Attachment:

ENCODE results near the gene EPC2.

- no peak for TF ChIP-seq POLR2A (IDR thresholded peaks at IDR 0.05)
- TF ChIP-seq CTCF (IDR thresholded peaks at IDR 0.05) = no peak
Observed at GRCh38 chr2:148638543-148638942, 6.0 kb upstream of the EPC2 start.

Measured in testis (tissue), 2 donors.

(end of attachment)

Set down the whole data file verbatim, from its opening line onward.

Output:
ENCODE results near the gene EPC2.

- no peak for TF ChIP-seq POLR2A (IDR thresholded peaks at IDR 0.05)
- TF ChIP-seq CTCF (IDR thresholded peaks at IDR 0.05) = no peak
Observed at GRCh38 chr2:148638543-148638942, 6.0 kb upstream of the EPC2 start.

Measured in testis (tissue), 2 donors.